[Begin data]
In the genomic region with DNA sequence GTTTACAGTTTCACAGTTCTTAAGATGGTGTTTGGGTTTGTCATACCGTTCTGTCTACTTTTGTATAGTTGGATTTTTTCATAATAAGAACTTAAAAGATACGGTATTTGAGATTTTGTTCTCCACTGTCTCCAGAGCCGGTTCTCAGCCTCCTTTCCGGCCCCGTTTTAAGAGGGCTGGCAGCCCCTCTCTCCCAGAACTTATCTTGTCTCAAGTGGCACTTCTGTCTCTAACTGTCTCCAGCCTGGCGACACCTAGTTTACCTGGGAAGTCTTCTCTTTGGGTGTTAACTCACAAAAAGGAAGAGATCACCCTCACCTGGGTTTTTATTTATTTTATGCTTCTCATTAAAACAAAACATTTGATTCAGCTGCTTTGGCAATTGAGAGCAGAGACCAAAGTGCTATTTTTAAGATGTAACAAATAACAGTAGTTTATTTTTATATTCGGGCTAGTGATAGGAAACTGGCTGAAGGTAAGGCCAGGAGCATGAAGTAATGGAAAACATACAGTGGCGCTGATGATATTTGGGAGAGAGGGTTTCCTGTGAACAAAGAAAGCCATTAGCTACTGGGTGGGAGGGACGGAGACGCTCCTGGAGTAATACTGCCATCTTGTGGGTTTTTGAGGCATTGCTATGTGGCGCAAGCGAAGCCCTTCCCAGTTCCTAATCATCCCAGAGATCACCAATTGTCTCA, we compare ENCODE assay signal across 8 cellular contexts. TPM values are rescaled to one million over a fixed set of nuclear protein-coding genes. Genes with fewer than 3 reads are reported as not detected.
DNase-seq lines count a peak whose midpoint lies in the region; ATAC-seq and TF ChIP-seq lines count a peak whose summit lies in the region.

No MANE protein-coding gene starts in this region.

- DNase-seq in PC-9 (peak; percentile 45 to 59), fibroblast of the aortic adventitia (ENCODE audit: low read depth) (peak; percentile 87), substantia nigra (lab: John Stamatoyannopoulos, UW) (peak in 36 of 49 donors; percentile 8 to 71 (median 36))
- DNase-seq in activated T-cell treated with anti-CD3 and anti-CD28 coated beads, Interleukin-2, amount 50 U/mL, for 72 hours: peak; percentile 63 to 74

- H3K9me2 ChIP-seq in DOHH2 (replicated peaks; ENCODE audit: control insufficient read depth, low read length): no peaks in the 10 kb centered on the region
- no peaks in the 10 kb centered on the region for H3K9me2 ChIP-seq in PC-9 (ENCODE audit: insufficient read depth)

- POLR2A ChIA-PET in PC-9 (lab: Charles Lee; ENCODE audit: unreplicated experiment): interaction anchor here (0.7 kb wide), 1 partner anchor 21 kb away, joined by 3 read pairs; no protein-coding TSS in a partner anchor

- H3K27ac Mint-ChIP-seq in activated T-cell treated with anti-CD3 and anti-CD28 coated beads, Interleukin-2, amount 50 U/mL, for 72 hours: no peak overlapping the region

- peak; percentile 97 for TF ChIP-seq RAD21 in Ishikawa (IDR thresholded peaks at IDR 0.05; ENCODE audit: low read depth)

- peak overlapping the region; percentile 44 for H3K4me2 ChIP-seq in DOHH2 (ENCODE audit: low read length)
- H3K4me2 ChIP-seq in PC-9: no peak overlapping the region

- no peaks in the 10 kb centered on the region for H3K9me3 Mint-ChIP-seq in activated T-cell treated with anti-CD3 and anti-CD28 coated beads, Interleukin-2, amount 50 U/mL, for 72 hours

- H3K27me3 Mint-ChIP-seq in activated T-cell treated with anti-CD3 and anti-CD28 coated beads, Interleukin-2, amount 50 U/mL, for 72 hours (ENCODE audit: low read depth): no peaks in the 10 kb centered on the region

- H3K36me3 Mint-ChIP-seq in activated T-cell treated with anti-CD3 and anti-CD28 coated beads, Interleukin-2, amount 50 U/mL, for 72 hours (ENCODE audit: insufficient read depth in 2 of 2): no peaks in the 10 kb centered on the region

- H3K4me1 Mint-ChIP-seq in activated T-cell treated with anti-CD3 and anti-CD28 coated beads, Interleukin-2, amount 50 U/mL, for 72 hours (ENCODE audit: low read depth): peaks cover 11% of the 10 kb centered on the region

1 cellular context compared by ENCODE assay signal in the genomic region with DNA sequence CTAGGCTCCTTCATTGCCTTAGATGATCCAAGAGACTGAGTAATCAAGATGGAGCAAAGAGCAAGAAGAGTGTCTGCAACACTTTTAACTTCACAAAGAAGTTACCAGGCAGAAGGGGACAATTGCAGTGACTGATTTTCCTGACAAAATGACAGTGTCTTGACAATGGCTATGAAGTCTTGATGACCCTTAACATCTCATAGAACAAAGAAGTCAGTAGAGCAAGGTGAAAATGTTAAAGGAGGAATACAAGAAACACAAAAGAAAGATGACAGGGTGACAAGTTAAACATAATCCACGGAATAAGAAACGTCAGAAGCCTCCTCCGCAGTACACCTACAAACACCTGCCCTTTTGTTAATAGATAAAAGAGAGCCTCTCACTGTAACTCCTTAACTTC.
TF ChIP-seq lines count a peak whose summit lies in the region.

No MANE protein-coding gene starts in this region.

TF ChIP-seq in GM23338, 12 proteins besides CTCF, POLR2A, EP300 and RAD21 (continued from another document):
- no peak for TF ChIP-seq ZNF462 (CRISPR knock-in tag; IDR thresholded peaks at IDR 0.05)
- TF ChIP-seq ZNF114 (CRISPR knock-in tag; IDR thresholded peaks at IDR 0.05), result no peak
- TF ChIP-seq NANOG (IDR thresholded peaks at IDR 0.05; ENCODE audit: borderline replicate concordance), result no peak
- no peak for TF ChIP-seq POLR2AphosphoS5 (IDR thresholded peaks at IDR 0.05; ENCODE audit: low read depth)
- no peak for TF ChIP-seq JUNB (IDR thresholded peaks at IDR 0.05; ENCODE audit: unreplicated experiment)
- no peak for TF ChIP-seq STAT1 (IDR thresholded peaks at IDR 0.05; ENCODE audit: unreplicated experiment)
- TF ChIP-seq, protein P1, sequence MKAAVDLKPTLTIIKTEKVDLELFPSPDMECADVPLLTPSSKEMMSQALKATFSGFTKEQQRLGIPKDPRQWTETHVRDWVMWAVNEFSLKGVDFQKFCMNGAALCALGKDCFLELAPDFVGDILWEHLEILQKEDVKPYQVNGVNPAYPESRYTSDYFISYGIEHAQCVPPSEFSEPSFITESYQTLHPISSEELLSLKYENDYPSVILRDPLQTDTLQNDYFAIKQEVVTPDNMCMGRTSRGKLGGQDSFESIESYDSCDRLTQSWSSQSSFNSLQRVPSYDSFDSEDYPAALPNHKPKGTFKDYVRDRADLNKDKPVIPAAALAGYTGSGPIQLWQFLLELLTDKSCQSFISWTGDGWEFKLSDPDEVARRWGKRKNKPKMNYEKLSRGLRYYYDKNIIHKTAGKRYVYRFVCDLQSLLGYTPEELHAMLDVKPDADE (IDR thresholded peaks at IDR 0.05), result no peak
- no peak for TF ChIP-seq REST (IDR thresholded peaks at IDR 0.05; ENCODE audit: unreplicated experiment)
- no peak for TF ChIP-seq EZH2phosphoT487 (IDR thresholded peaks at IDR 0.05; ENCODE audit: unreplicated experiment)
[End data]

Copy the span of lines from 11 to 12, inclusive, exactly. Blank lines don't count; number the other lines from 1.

- peak overlapping the region; percentile 44 for H3K4me2 ChIP-seq in DOHH2 (ENCODE audit: low read length)
- H3K4me2 ChIP-seq in PC-9: no peak overlapping the region